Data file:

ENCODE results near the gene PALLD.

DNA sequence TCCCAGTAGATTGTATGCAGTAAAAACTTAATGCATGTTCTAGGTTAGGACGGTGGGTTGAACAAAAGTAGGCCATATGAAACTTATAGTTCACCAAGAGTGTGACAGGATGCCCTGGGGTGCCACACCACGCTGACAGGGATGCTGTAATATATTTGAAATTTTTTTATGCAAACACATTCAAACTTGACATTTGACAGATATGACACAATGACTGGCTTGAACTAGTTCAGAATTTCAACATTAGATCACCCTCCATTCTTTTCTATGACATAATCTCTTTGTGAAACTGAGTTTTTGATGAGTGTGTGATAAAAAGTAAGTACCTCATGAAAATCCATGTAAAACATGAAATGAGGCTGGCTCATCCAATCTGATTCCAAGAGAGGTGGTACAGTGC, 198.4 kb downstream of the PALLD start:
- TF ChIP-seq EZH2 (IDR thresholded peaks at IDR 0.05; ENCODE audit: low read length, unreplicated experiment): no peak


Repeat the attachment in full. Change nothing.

ENCODE results near the gene PALLD.

DNA sequence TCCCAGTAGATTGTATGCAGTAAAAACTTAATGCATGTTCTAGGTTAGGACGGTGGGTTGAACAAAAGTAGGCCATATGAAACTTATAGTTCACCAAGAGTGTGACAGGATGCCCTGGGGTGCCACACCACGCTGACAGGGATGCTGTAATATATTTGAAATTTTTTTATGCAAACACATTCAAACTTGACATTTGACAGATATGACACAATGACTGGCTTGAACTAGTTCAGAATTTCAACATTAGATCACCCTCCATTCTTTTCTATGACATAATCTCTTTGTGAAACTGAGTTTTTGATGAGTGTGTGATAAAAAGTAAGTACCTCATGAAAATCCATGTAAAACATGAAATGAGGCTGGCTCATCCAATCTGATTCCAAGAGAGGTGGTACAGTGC, 198.4 kb downstream of the PALLD start:
- TF ChIP-seq EZH2 (IDR thresholded peaks at IDR 0.05; ENCODE audit: low read length, unreplicated experiment): no peak